CI welcomes new Executive Director for Equity & Inclusion and Title IX Coordinator

CI welcomes new Executive Director for Equity & Inclusion and Title IX Coordinator

By Victoria Maneske 

On Monday, Nov. 9, CI sent out an email introducing Rebecca Lawrence as the new Executive Director for Equity & Inclusion and Title IX Coordinator.  

According to Lawrence, the position oversees CI’s compliance with federal laws, civil rights laws and the systems executive orders that cover protected classes, such as with gender, race, religion and disability. Along with compliance to the laws, there is also outreach, education and training to ensure all issues are addressed.  

“It’s also about making sure the campus is inclusive through our programming, our education, our training,” Lawrence said. “Taking a step back and looking at, you know, things that we’ve always done a certain way and trying to figure out, is it always inclusive? Can students with disabilities really participate in this? And then, how do we get rid of the roadblocks that may be in the way for full access and participation?”  

Lawrence has held three similar roles from previous institutions, starting off as a Title IX investigator directly out of law school. Before that, she was in AmeriCorps VISTA doing social services work, including prisoner reentry. Afterwards, she moved up to broader positions and covered more areas than just Title IX. She has a bachelor’s degree in Women’s Studies from Wright State University, a master’s degree in gender and social policy from London School of Economics and Political Science and a juris doctor from University of Cincinnati College of Law.  

As of now, Lawrence is gathering all the information she needs to know about the campus and community, listening to where people are at and their experiences with the office. One of her goals is to establish timeliness with complaints: to make sure that they are all investigated, addressed and resolved in a timely manner. “A big goal of mine is figuring out what the university needs related to my area and then going from there,” Lawrence said.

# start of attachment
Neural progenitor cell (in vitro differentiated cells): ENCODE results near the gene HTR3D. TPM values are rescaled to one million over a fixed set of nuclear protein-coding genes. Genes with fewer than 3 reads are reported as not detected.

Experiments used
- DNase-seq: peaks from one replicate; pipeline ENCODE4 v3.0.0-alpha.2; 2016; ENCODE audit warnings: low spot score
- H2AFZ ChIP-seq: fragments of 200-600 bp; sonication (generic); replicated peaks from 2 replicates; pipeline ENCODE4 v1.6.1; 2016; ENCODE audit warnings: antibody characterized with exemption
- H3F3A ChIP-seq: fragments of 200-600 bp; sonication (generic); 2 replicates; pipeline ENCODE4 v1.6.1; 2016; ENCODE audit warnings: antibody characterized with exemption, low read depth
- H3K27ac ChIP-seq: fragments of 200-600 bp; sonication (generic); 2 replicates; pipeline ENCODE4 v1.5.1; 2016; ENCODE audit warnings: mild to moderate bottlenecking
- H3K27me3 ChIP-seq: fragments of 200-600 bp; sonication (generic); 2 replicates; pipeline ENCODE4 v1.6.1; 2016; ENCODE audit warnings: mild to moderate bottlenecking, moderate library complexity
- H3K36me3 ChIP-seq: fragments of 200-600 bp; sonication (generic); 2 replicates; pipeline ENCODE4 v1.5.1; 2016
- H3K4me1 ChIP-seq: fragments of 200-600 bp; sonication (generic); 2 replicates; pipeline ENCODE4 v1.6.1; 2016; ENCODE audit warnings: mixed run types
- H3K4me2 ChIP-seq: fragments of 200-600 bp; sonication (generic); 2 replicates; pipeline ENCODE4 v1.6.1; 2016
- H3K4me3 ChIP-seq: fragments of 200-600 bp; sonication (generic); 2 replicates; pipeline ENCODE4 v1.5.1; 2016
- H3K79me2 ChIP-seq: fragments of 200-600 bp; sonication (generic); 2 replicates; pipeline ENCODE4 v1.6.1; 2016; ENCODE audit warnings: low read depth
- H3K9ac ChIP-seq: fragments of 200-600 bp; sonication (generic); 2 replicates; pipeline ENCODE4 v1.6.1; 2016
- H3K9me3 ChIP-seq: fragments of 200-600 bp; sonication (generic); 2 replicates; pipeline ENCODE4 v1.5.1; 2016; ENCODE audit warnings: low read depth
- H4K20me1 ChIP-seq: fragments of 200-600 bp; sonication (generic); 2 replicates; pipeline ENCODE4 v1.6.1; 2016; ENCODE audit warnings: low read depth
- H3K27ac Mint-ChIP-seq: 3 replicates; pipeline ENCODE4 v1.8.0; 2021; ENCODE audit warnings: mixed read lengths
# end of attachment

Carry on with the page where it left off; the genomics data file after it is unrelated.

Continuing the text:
Another aspect she wants to maintain is keeping a neutral office space when it comes to reports and investigations. “As reports come in, we don’t take a stance on a particular report until we investigate it. So, making sure people understand that we are neutral fact finders in that way, but we’re still sort of advocating for the end of, you know, civil rights violation, sexual assault, those kinds of things,” Lawrence stated.  

As we are in the midst of this pandemic, one concern Lawrence has is equity access. Students and staff are working from home, and some may not have the best resources to access what they need to succeed, causing them to fall behind. She is concerned that some students may not be able to reach out to campus resources, such as to Student Affairs, for help because of those equity access issues.  

Lawrence further stated, “I think about students and staff who are in living situations where maybe there’s dating violence, domestic violence, something like that, and usually would have been on campus and it would have gotten, you know, at least some sort of … break from whatever is happening in the home. That always bothers me, and then just people not realizing that we’re still here. We can still, if it falls under our purview, we can still investigate. If you need resources, we can still do referrals. All of those things are still here, but I think a lot of people assume that, since we’re remote, like, ‘you can’t help me.’ That’s not true, we definitely want to.” 

CI upholds many resources for students to access, striving to foster a more inclusive and healthy community. Despite the challenges of being primarily virtual, many programs are still open and eager to serve the community through student feedback and engagement.  

“My motivation for this work comes from my time as an undergrad. I started off at an institution that was not for people like me. I was first generation, person of color, they weren’t really too inclusive. I just had a really bad experience and I almost dropped out,” Lawrence said. “But then I transferred to an institution that was made for people like me, and they were inclusive. They had, you know, pantry services and a women’s center I could go to, and the civil rights office would investigate if something came up and those sorts of things. So, for me I really understand what it feels like to be a student and have your world sort of surrounding this experience of being in college and then not feeling supported.”  

Despite our primarily virtual environment, Lawrence is eager to hear student feedback and assist in any way she can pertaining to her field. “We have a team, CSU has great resources, the students and the staff are great, so I’m just excited to see what we can do,” she said. If you would like to contact her with any ideas or questions, her email is You can also check out CI’s Title IX website at for more resources and information, and you can go to for more contact information with Title IX.  

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